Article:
Examples of models: “beliefs and expectations filter your perception”

January 4, 2012 by Joshua
in Awareness, Evolutionary Psychology, Models, Nature, Visualization

[This post is part of a series on The Model — my model for the human emotional system designed for use in leadership, self-awareness, and general purpose professional and personal development — which I find the most effective and valuable foundation for understanding yourself and others and improving your life. If you don’t see a Table of Contents to the left, click here to view the series, where you’ll get more value than reading just this post.]

Let’s look at another example of how we use models in more depth. As with yesterday, after treating the example I’ll describe the lessons it teaches.

Imagine you grew up with a pet pit bull. You might see it as an adorable pet.

Dog model -- cute, friendlySomeone else who never grew up with one but only heard sensationalist stories about them might see them as dangerous animals.

Dog model -- mean, dangerousSame animals, different models, different perceptions of the world. Personally, I know people with both sets of models.

We don’t usually notice our beliefs, we just believe the world is how we perceive it. No one looks at a dog and thinks, “It looks one way to me but I wonder how another person’s experiences and beliefs might lead them to see it differently.” We tend to forget how our beliefs and expectations filter what we see.

As with yesterday, one’s model could create self-reinforcing behavior in one’s environment. That is, you behaving calmly could lead a mean dog to behave calmly. Someone else’s nervousness could lead a calm dog to growl menacingly.

Today I’ll point out that if we can affect our environments through our models and their resulting behavior and we can choose our models consciously, we can choose them based on the outcome we want, at least in part. Why wouldn’t we?

This model results in the strategy, for me,

Always interpret everything positively.

Words to live by!

The strategy to always interpret everything positively rewards and motivates me so I adopt the model as “true” and implement the strategy without thinking about it. I’m not saying the model is true because it leads to a strategy I like. I’m saying it feels true. I’ll further say many beliefs you feel are true, you feel are true because of the strategies they lead to.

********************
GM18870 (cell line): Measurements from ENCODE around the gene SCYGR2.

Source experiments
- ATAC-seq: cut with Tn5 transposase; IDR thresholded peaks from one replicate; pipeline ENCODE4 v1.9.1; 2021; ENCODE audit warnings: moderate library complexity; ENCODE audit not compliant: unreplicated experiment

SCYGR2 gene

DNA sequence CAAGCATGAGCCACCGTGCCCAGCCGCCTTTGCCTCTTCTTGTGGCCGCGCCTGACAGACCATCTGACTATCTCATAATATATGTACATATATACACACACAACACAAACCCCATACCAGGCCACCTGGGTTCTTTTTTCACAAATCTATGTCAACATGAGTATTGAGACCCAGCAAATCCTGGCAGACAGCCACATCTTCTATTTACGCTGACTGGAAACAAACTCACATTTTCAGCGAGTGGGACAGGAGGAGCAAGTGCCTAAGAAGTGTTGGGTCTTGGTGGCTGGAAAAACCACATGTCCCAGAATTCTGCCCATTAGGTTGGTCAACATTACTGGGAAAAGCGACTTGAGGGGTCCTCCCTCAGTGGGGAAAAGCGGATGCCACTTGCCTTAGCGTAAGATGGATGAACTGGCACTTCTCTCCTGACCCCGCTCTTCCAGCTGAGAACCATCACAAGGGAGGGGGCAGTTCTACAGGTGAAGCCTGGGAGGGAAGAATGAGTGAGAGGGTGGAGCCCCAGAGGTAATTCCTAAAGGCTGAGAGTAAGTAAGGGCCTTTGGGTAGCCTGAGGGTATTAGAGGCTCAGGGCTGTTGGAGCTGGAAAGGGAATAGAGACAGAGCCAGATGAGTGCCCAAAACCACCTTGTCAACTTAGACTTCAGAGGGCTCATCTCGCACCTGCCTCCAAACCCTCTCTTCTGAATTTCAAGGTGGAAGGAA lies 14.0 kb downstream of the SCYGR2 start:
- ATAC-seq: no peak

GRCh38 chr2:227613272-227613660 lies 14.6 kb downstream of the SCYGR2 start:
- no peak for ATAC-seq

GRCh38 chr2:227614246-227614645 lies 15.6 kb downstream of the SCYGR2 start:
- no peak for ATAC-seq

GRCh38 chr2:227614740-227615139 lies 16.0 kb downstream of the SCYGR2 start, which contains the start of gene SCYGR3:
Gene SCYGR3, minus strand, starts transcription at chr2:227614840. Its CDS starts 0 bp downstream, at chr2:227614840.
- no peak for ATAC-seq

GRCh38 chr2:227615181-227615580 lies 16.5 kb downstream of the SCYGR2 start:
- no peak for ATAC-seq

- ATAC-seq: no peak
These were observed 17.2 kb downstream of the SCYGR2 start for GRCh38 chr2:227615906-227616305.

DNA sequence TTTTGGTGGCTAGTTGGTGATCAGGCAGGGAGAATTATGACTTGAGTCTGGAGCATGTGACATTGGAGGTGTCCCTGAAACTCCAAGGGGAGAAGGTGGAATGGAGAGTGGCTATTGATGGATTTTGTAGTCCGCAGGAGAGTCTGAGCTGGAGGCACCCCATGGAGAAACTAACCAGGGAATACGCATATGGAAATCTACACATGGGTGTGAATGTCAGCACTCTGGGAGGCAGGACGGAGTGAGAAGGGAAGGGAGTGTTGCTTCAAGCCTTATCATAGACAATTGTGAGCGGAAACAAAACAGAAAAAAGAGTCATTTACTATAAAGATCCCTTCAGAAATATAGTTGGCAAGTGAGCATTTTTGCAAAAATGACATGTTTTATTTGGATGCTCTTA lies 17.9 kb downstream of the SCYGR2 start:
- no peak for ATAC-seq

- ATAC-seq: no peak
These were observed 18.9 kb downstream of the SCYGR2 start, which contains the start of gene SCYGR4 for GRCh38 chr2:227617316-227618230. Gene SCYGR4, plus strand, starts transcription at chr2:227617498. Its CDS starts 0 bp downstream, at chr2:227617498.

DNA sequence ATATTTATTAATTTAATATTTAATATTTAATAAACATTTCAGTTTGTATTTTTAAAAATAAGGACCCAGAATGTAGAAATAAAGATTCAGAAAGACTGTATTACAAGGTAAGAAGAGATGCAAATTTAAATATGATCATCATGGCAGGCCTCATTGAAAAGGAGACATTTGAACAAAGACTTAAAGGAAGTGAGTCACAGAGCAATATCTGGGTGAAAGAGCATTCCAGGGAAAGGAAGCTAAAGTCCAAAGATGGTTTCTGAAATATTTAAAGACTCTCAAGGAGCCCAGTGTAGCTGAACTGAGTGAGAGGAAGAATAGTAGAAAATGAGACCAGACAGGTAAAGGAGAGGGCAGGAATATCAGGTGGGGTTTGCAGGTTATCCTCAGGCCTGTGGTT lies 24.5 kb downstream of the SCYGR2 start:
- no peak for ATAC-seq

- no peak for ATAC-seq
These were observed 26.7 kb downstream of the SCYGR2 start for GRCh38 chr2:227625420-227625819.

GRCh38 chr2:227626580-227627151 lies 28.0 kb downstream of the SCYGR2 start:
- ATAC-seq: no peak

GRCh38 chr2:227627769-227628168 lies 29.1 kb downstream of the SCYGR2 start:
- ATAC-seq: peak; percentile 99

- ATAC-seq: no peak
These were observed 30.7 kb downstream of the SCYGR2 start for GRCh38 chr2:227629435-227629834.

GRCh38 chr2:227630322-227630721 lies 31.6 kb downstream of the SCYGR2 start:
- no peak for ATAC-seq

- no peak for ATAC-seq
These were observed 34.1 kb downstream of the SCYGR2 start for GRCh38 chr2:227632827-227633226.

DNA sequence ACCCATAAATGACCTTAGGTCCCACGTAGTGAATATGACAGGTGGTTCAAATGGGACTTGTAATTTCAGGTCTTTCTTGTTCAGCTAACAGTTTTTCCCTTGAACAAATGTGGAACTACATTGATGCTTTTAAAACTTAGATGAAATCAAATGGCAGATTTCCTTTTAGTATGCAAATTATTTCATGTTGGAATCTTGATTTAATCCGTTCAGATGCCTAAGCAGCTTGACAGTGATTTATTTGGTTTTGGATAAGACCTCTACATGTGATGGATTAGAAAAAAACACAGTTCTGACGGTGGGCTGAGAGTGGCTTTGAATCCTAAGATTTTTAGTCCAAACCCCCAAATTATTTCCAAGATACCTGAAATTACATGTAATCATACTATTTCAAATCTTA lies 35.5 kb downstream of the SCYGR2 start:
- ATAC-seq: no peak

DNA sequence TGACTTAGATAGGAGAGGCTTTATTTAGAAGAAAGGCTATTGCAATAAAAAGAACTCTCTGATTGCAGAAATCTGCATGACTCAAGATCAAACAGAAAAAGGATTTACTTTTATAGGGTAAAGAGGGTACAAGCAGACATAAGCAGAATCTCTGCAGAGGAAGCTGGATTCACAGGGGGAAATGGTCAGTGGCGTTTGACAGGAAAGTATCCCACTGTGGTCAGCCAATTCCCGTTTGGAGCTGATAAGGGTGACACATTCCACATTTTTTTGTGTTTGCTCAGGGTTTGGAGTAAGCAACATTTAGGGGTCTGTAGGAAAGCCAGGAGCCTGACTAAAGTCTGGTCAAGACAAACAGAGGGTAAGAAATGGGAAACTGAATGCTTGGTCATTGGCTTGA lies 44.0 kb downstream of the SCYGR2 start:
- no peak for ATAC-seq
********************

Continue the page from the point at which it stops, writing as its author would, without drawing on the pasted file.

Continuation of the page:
Though today I’m mainly writing to illustrate properties of models, I will add that I use the strategy “always interpret everything positively” every day. I don’t apply it blindly and try to pet every pit bull I see, but when I recognize a choice of models, I think of the consequences of adopting them. Then I choose among them mainly by how positive their consequences are — or, more precisely, how they meet my values.

We can’t predict outcomes perfectly accurately, so we often have to guess as best we can, but this strategy brings about desired outcomes better than any other I know of.

People often prefer to stick with whatever model they hit on first. They consider changing models something like revising history. But being first doesn’t make a model special or any less flawed than any other.

I call not changing models or even considering changing them “reactive.” It means you abdicate a major part of your motivation. I consider the practice of considering changing them and doing so is a major part of self-awareness and emotional intelligence. Leaders do so. Followers don’t, which motivates them to follow those who do.

Lessons learned

Besides repeating yesterday’s lesson on models, we see

  • since we can predict outcomes and choose models, we can choose models based on their outcomes
  • choosing based on what outcome best meets your values best improves your life, as far as I can tell, at least
  • we tend to feel models are true when the outcomes they lead to reward us

Another lesson, or at least a recommendation:

Always interpret everything positively.

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3 responses on “Examples of models: “beliefs and expectations filter your perception”

  1. Pingback: Models: the active view, part 2 | Joshua Spodek

  2. Pingback: Examples of models: “Everybody does their best according to their abilities and perception of their environment” » Joshua Spodek

  3. Pingback: The Model: summary | Joshua Spodek

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